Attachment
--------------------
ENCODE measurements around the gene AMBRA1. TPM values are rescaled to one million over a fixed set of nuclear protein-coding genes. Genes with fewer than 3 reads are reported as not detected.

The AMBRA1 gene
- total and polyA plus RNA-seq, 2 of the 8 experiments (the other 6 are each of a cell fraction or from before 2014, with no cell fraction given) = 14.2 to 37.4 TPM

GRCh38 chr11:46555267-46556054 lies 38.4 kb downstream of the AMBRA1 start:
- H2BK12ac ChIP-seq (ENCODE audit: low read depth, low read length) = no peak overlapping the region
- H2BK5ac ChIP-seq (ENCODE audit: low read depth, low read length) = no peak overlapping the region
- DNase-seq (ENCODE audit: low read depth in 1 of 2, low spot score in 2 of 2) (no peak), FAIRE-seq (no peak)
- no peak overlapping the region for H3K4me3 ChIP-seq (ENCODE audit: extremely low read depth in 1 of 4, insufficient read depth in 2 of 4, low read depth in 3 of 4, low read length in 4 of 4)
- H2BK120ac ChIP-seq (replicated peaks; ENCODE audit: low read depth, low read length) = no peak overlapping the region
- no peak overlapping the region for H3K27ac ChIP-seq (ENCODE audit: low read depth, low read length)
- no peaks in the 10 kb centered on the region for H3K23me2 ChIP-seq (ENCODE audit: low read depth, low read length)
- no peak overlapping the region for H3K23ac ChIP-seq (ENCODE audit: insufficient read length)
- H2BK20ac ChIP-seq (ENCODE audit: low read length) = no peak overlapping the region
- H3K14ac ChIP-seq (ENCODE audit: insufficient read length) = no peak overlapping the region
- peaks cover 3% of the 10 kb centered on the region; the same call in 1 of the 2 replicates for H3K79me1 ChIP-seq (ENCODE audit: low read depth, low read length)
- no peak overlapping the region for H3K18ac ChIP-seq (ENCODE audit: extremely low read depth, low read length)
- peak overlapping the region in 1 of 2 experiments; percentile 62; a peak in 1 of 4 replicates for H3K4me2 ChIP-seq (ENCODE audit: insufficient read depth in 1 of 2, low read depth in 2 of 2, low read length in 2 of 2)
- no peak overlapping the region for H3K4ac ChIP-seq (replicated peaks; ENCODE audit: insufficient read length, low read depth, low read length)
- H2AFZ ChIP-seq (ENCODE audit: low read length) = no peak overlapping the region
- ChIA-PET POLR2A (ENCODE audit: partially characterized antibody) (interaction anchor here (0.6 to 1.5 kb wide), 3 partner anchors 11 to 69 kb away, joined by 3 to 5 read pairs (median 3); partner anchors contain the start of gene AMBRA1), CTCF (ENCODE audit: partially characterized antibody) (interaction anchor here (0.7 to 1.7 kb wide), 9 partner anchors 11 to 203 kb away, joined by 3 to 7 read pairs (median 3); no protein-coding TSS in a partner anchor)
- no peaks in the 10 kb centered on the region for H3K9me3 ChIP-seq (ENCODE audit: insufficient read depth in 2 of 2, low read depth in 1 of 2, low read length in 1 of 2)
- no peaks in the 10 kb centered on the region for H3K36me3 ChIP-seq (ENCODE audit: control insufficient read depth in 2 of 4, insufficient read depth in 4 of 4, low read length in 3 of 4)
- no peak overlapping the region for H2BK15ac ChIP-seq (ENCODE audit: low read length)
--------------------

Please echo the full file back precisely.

ENCODE measurements around the gene AMBRA1. TPM values are rescaled to one million over a fixed set of nuclear protein-coding genes. Genes with fewer than 3 reads are reported as not detected.

The AMBRA1 gene
- total and polyA plus RNA-seq, 2 of the 8 experiments (the other 6 are each of a cell fraction or from before 2014, with no cell fraction given) = 14.2 to 37.4 TPM

GRCh38 chr11:46555267-46556054 lies 38.4 kb downstream of the AMBRA1 start:
- H2BK12ac ChIP-seq (ENCODE audit: low read depth, low read length) = no peak overlapping the region
- H2BK5ac ChIP-seq (ENCODE audit: low read depth, low read length) = no peak overlapping the region
- DNase-seq (ENCODE audit: low read depth in 1 of 2, low spot score in 2 of 2) (no peak), FAIRE-seq (no peak)
- no peak overlapping the region for H3K4me3 ChIP-seq (ENCODE audit: extremely low read depth in 1 of 4, insufficient read depth in 2 of 4, low read depth in 3 of 4, low read length in 4 of 4)
- H2BK120ac ChIP-seq (replicated peaks; ENCODE audit: low read depth, low read length) = no peak overlapping the region
- no peak overlapping the region for H3K27ac ChIP-seq (ENCODE audit: low read depth, low read length)
- no peaks in the 10 kb centered on the region for H3K23me2 ChIP-seq (ENCODE audit: low read depth, low read length)
- no peak overlapping the region for H3K23ac ChIP-seq (ENCODE audit: insufficient read length)
- H2BK20ac ChIP-seq (ENCODE audit: low read length) = no peak overlapping the region
- H3K14ac ChIP-seq (ENCODE audit: insufficient read length) = no peak overlapping the region
- peaks cover 3% of the 10 kb centered on the region; the same call in 1 of the 2 replicates for H3K79me1 ChIP-seq (ENCODE audit: low read depth, low read length)
- no peak overlapping the region for H3K18ac ChIP-seq (ENCODE audit: extremely low read depth, low read length)
- peak overlapping the region in 1 of 2 experiments; percentile 62; a peak in 1 of 4 replicates for H3K4me2 ChIP-seq (ENCODE audit: insufficient read depth in 1 of 2, low read depth in 2 of 2, low read length in 2 of 2)
- no peak overlapping the region for H3K4ac ChIP-seq (replicated peaks; ENCODE audit: insufficient read length, low read depth, low read length)
- H2AFZ ChIP-seq (ENCODE audit: low read length) = no peak overlapping the region
- ChIA-PET POLR2A (ENCODE audit: partially characterized antibody) (interaction anchor here (0.6 to 1.5 kb wide), 3 partner anchors 11 to 69 kb away, joined by 3 to 5 read pairs (median 3); partner anchors contain the start of gene AMBRA1), CTCF (ENCODE audit: partially characterized antibody) (interaction anchor here (0.7 to 1.7 kb wide), 9 partner anchors 11 to 203 kb away, joined by 3 to 7 read pairs (median 3); no protein-coding TSS in a partner anchor)
- no peaks in the 10 kb centered on the region for H3K9me3 ChIP-seq (ENCODE audit: insufficient read depth in 2 of 2, low read depth in 1 of 2, low read length in 1 of 2)
- no peaks in the 10 kb centered on the region for H3K36me3 ChIP-seq (ENCODE audit: control insufficient read depth in 2 of 4, insufficient read depth in 4 of 4, low read length in 3 of 4)
- no peak overlapping the region for H2BK15ac ChIP-seq (ENCODE audit: low read length)